It ain’t like it used to be. Today’s retirees look at the 401K savings they worked so hard on over the years nearly disappear and suffered gigantic equity drops on the home they spent 25+ years paying for each month. We’re part of the Baby Boomers generation that had so many opportunities in the last part of the last century, only to see it pretty much crumble over the last ten years or so. CNN Money reported that 90% of our generation said they were hit by an unanticipated economic event that took a huge dent into their retirement savings, to the tune of an average of $117,000. Over 40% were hit with 5 economic events that socked them for an average of $144,000. Almost all of Boomers are in the same boat.
For me personally, I saw an equity drop in my house by about 45%, wiping out my big retirement nest egg from the house completely. I know of many others that were similarly hit by the drop in the US housing market since ’06. I also was hit with my drop in the 401K savings, which sunk by about 80% over the ten years following 2001. My situation is pretty much what happened to nearly everyone of my age. It has created a whole new dynamic to our retirement plans. Is it any wonder that we are pessimistic about the American economy?
Gone are the ideas of having a cabin up in the mountains of Oregon spending retirement days fishing or baking apple pies. Now, retirees have to think about how they are going to keep income coming in way into their later years and finding a place that is affordable to live, and that has evolved into an exodus of retirees moving outside of the USA.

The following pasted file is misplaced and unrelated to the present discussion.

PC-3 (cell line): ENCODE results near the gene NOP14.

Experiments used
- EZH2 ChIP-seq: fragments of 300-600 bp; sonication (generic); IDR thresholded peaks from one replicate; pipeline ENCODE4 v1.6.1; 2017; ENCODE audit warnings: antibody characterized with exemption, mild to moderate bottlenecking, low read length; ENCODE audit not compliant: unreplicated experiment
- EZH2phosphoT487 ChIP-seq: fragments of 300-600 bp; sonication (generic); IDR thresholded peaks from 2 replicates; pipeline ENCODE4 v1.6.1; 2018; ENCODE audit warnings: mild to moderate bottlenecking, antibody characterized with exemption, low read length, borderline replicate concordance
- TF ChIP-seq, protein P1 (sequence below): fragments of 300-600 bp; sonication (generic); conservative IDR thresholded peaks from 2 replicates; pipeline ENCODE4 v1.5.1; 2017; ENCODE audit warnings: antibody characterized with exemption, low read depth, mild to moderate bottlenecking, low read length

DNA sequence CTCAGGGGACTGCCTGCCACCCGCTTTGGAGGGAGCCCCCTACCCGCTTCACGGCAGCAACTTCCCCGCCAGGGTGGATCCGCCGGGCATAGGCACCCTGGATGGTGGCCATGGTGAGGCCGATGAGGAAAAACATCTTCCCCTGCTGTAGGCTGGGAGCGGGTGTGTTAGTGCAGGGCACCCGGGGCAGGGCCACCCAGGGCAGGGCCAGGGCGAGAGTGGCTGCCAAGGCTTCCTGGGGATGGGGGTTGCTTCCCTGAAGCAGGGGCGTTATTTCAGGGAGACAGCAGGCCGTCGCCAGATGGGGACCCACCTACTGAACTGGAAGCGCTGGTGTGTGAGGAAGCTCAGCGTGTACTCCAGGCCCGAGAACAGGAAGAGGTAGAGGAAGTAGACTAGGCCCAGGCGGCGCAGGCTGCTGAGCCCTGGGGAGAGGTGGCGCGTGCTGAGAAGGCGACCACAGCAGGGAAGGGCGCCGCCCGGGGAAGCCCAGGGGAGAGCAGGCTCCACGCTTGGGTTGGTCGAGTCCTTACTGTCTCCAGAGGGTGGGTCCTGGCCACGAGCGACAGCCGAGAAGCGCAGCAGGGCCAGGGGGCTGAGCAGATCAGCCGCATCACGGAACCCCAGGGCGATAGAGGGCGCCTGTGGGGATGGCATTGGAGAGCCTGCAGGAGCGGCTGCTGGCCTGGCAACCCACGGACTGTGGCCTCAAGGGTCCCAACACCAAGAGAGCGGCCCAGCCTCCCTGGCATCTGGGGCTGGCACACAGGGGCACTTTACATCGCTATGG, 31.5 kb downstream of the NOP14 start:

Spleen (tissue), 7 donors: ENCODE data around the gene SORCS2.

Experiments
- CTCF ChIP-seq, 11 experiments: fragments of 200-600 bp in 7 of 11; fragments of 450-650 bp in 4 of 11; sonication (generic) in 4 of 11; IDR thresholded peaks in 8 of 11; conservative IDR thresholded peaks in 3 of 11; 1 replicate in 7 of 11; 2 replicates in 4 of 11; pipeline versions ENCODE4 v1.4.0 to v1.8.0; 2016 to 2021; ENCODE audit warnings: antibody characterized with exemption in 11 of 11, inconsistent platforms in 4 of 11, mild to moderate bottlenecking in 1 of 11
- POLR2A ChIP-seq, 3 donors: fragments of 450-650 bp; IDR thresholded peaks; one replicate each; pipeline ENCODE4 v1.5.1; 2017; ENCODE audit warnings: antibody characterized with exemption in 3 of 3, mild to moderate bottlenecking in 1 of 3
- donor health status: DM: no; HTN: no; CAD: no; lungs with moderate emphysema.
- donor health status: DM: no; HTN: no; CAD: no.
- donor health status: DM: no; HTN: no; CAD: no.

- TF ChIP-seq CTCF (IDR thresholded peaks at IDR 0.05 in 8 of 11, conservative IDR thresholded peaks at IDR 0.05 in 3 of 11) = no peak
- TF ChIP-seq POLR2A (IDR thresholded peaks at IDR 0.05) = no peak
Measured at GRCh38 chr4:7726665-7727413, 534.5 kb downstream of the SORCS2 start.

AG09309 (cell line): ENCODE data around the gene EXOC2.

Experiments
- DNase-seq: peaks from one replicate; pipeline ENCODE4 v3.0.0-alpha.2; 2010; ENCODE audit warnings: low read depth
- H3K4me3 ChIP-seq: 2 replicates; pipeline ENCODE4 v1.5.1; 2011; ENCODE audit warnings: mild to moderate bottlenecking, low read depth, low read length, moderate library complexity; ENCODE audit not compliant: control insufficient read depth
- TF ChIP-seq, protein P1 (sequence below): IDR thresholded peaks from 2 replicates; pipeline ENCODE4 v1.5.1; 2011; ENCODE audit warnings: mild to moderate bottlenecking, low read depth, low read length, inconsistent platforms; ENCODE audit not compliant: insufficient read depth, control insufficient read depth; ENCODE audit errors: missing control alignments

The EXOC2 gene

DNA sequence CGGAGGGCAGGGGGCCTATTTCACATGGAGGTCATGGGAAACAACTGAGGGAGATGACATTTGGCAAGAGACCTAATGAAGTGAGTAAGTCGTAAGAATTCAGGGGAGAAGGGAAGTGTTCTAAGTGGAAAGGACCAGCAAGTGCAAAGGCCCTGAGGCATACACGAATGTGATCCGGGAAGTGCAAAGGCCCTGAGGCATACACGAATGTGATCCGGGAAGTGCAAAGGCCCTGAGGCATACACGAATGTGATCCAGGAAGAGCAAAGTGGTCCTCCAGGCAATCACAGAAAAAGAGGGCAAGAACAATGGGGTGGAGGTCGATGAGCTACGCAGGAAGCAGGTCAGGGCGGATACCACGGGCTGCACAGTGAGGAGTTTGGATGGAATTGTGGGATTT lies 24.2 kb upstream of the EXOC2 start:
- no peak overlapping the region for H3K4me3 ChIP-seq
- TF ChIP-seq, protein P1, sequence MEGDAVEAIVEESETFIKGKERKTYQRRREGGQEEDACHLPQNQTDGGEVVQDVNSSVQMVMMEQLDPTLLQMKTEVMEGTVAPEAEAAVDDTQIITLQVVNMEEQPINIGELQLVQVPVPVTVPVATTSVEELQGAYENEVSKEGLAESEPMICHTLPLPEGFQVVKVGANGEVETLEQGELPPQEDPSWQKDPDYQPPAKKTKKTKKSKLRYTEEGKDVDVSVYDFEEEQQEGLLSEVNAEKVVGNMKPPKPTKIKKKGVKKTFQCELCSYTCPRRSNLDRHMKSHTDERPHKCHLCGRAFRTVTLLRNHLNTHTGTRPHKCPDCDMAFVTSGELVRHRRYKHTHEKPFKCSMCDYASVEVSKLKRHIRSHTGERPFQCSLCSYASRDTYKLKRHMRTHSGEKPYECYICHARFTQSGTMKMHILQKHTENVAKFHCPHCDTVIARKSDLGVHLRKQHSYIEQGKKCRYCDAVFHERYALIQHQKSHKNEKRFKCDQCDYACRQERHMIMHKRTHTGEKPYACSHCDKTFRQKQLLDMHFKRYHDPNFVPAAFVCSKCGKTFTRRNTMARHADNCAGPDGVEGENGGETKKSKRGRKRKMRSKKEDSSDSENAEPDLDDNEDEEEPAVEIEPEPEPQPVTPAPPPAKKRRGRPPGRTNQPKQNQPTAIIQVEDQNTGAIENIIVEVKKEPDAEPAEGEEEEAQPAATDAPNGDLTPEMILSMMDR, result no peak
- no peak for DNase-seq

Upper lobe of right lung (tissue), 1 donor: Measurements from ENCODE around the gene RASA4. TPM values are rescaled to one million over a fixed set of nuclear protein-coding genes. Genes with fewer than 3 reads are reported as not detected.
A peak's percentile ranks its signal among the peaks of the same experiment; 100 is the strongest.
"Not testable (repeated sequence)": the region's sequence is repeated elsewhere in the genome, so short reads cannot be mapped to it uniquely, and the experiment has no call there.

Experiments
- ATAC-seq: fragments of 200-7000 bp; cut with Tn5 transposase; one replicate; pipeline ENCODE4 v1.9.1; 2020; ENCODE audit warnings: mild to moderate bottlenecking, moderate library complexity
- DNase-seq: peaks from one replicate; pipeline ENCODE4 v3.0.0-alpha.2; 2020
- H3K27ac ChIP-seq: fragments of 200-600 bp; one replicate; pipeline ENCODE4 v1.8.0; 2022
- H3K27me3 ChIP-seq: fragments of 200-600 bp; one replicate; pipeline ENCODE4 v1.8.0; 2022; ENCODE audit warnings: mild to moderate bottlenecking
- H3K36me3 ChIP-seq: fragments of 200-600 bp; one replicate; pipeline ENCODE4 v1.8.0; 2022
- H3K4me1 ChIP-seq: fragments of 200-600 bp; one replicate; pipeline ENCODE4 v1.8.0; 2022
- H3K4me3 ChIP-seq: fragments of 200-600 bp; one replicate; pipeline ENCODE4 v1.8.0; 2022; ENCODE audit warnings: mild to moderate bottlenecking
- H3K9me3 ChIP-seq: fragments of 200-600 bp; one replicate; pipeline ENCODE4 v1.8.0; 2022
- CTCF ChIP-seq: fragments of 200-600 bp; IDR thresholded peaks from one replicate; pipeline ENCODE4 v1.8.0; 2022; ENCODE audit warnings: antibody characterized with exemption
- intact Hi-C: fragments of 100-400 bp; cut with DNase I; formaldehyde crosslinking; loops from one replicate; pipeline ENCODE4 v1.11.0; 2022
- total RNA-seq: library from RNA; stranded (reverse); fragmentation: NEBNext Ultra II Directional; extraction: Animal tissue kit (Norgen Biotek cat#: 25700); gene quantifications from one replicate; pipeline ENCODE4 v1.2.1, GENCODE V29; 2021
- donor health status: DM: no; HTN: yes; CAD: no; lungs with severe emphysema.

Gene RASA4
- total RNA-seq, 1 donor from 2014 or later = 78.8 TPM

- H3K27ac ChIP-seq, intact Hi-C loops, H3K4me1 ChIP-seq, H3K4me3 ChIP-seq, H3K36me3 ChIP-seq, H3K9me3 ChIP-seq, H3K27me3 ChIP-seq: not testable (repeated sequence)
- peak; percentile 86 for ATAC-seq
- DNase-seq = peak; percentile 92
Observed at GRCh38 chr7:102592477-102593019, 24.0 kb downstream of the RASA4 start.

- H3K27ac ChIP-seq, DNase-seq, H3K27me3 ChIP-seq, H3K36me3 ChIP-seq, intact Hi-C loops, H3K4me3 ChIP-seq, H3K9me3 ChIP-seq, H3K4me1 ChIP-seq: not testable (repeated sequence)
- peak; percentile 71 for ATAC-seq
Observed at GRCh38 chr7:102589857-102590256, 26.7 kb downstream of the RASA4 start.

At the same time, living expenses for a retired person in America has increased substantially and still headed upward. Medical insurance, thanks to actions by the federal government have been spiking and there is no chance that they will go down. Co-pays and limitations are putting some serious setbacks on the over-50 crowd. I think it is fair to say that it is just about impossible for anyone to live in America today on social security retirement money alone. Retired people in the US have to have some income coming in to supplement their living, either through a part time job or a big savings account or a pension. God knows we can’t depend on any help from our nearly unemployed, cash-strapped adult kids.
Unfortunately, many have seen pensions dry up or never happen, and social security is all we have. With costs being what they are in the US, it is hard to see how anyone can make it during retirement living in the US without a lot of extra help on top of social securi